I’ve read a number of Jane Linfoot’s St Aidan (loose) series, mainly the Little Wedding Shop By the Sea ones, and actually I discovered I’d missed out the previous Little Cornish Kitchen ones, so this is about third in that series within a series (various characters and locations from the Little Wedding Shop series pop up in this) and there is a group of established friends, the “mermaids” who play an important role in this one, only one of whom I’d encountered before. So for completeness’ sakes and so as not to know the outcome for everyone else in the previous books, it might be an idea to read these in order.

I need to say right away too that there is a big trigger warning for baby loss and infertility issues/treatment to this book. I can’t give details as both play quite a large part in the plot, but it’s definitely worth noting. There’s also a pet in peril (twice) but that’s more positively resolved.

Jane Linfoot – “Tea for Two at the Little Cornish Kitchen”

(2 December 2021)

One other important thing to say about this book is that, like Linfoot’s other stories, it’s a nice, chunky substantial volume, coming in at over 400 pages, so we get room for a lot of plot and character development (and a lot of characters), which is lovely and makes you feel this was written for itself rather than the standalone seasonal books you get which seem written to order.

We meet Cressida, aka Cressida Cupcake, an overnight Internet sensation who suddenly crashes when she exhibits a soggy bottom on a TV cookery programme. Overnight again her book deal and sponsors fade away – but fortunately she’s already hiding out in the lovely Cornish village of St Aidan, pet-sitting for her brother and his wife, who are off on honeymoon. Clemmie has left a standing invitation to be part of her friendship group, something Cressida has not really had before, and while she thinks she can stand alone, soon she’s accepting their support and one of the girls. But who’s this hoving up on the horizon, locuming at the vets as he tries to piece together his career after an accident? Yes, it’s her old love, with whom she has some very sad history.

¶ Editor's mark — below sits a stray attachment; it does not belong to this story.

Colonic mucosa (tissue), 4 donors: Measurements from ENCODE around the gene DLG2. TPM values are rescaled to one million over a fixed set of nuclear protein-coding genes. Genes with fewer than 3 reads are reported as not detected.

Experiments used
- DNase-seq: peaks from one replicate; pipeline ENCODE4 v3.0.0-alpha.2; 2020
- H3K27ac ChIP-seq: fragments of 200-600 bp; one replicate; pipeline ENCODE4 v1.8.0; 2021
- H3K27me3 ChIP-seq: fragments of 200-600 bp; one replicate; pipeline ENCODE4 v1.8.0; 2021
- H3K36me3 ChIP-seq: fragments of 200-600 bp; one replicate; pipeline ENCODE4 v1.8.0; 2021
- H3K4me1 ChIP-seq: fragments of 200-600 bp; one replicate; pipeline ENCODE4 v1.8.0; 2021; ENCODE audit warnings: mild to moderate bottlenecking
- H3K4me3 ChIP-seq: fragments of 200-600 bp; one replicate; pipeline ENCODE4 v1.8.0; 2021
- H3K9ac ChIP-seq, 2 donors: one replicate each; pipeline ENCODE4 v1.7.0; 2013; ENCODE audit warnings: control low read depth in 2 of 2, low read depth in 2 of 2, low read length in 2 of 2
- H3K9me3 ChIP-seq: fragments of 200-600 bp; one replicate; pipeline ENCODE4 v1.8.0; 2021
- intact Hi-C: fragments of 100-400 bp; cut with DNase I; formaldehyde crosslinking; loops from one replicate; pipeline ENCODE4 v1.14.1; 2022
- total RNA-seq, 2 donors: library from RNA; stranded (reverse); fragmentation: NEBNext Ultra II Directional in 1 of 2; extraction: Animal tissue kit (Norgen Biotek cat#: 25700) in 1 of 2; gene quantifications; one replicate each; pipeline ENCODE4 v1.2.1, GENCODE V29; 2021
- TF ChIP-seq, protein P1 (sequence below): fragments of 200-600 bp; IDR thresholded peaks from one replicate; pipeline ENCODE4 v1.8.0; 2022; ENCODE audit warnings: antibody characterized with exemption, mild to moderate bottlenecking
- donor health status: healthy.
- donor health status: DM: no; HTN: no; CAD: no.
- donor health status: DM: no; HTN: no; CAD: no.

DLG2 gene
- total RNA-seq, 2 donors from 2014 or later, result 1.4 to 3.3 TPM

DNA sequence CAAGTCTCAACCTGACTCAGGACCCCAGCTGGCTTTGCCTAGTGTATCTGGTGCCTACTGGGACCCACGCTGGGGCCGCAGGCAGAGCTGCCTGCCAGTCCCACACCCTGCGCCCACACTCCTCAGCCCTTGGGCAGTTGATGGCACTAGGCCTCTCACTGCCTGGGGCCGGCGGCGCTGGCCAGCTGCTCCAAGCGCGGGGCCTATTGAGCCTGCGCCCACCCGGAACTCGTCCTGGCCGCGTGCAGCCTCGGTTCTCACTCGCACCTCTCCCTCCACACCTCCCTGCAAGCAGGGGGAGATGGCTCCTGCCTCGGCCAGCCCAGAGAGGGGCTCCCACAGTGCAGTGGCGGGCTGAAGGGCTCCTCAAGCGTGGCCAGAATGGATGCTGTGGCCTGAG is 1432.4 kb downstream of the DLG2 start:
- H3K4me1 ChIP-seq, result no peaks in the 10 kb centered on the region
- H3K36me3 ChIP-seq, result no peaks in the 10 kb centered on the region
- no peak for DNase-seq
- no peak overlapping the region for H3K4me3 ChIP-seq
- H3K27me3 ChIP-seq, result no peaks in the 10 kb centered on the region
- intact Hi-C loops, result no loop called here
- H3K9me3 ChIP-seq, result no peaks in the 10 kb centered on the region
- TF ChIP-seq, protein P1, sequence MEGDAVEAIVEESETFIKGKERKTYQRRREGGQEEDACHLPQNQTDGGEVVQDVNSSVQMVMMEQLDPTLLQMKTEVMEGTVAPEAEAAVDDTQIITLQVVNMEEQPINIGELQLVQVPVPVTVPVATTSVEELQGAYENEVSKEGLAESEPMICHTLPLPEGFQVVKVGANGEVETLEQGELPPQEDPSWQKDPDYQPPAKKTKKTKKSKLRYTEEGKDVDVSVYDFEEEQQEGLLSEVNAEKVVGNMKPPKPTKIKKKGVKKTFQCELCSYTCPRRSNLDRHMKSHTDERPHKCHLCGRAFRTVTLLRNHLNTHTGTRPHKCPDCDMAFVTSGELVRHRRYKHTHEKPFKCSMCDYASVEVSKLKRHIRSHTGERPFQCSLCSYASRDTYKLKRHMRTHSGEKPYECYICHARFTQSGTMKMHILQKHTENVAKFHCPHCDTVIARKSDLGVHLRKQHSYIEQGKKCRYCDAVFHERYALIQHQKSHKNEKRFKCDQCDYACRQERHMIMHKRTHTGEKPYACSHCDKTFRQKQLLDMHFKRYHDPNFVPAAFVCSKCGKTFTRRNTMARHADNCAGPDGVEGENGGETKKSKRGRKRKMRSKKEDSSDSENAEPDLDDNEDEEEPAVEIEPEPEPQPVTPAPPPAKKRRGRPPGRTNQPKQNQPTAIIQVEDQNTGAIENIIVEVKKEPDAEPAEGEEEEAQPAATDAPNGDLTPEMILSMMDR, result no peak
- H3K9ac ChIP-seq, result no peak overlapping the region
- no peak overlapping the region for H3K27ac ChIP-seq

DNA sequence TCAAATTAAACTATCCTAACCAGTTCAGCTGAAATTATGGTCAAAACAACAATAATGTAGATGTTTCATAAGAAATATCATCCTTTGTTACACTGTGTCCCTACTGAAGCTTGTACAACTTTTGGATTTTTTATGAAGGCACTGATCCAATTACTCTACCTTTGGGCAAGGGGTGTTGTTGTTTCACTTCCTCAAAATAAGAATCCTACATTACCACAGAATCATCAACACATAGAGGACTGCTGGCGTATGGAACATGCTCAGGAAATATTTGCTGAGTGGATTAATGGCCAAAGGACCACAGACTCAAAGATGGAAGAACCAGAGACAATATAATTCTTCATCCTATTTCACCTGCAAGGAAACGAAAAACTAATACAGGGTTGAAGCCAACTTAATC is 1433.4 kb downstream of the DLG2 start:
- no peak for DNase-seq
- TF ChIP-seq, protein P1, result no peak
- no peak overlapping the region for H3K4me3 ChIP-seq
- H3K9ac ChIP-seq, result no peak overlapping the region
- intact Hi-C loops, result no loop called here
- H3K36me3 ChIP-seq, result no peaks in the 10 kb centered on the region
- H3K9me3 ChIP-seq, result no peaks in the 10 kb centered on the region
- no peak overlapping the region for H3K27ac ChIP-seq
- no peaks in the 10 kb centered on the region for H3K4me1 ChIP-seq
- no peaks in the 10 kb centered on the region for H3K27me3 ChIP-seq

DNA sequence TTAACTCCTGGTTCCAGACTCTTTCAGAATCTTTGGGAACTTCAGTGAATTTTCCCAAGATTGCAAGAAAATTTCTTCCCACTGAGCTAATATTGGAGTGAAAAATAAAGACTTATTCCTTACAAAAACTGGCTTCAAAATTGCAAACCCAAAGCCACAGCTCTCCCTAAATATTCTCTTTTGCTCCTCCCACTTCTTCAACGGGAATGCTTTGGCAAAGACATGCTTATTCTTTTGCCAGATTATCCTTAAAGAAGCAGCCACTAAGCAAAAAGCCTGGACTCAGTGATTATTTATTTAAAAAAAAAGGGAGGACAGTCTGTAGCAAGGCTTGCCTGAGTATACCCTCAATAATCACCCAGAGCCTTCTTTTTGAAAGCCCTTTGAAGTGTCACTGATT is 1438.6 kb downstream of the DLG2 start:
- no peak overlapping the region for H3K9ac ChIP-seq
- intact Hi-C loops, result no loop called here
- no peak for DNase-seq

Although it says it’s a “Pure delight” on the cover, this book is deeper than that. It covers some difficult themes (well) and emphasises the need to communicate and be open even about those difficult things, and has another theme of the old people’s home in the village, which is threatened when new rules and regulations come into play, and needs some fundraising. Cressy pulls herself together after her disaster and starts offering baking classes to first the residents of the home and then the villagers. Yes, there are disasters, but can this help her to realise everything doesn’t have to be picture-perfect and she can accept herself as she is?

A basically kind book about the power of community (this always features in this series) and friendship, as well as baking (there are some lovely looking recipes in the back), and realistic and detailed about social media “careers”, but with the caveat it might be a little raw if the issues I mention above are triggering for you. The pets in the book do end up OK, thank goodness, and Jane Linfoot avoids the risk of tying everything up too, too perfectly.

I was invited to download and read this book via NetGalley by the lovely folk at One More Chapter (thank you, Sara!) in return for an honest review. The e-book is out on 30 January and the paperback in early February.